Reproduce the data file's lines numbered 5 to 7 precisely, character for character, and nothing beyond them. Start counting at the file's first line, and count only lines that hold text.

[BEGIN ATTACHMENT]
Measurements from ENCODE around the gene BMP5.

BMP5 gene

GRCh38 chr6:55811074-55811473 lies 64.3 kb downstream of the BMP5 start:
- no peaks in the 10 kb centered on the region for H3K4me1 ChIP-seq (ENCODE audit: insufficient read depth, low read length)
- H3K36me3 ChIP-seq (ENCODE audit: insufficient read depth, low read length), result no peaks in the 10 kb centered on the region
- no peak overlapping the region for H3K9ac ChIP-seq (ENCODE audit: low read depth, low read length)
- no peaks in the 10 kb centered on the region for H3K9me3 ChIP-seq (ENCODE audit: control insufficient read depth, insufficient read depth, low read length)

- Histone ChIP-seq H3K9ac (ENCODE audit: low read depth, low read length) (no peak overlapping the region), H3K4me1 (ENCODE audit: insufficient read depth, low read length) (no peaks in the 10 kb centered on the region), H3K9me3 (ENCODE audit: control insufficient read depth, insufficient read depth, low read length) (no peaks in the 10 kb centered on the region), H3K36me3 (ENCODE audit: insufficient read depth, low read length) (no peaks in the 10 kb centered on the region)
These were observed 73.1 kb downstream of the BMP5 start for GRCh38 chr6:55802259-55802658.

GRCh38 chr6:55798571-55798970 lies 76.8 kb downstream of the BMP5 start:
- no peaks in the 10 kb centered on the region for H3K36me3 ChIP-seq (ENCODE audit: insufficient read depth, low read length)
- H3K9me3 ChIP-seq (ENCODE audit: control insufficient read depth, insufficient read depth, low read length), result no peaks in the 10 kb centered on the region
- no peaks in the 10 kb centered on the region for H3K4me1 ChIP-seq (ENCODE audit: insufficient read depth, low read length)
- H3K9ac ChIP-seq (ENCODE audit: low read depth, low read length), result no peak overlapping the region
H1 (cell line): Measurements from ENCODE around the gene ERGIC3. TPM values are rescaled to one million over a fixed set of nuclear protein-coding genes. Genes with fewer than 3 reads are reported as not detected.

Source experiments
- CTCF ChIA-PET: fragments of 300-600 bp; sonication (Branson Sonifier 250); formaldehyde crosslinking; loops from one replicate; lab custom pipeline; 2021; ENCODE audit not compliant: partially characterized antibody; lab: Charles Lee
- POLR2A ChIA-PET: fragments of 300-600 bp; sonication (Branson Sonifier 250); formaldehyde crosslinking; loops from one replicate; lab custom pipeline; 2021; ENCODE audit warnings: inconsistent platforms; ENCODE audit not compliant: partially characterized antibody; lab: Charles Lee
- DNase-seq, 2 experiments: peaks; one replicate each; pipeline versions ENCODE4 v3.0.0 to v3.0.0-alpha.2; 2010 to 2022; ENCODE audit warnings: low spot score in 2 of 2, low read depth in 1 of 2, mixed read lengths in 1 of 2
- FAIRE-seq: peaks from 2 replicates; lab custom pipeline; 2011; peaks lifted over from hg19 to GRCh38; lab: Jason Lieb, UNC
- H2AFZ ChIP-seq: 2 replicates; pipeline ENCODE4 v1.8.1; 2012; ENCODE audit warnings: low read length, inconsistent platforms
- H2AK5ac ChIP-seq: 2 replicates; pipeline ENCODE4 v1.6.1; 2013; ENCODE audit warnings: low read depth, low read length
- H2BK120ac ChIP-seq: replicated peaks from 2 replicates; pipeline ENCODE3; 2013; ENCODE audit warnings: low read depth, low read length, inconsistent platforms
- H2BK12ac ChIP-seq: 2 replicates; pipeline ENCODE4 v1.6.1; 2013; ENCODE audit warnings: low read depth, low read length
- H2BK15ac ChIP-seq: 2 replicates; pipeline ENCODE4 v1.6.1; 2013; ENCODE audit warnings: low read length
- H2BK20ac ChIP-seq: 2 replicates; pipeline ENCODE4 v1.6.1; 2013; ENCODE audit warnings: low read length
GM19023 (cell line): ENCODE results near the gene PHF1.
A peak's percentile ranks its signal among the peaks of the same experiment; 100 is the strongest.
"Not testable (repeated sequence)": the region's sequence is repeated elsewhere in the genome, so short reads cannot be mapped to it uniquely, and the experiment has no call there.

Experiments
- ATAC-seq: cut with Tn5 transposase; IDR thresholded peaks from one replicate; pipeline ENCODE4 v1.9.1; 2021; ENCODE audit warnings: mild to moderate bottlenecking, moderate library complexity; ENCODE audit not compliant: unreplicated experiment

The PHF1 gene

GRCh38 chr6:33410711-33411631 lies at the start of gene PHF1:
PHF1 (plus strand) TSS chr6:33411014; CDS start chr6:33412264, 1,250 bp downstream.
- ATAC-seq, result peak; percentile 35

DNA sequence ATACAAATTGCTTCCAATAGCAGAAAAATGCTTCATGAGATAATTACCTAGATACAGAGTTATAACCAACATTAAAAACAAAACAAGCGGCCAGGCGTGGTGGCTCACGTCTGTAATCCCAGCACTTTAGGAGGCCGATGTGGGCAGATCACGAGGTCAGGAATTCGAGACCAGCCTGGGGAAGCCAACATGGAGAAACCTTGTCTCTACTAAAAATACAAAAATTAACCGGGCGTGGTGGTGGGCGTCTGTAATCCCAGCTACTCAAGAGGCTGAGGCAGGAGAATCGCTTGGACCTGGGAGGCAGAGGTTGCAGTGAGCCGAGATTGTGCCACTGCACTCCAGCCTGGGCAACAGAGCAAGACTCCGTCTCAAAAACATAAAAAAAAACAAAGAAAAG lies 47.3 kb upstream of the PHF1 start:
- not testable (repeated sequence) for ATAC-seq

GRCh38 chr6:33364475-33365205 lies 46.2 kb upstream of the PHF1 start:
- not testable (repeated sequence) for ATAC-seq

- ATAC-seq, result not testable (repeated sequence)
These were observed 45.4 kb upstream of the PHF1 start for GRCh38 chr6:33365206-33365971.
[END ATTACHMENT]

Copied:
- H3K36me3 ChIP-seq (ENCODE audit: insufficient read depth, low read length), result no peaks in the 10 kb centered on the region
- no peak overlapping the region for H3K9ac ChIP-seq (ENCODE audit: low read depth, low read length)
- no peaks in the 10 kb centered on the region for H3K9me3 ChIP-seq (ENCODE audit: control insufficient read depth, insufficient read depth, low read length)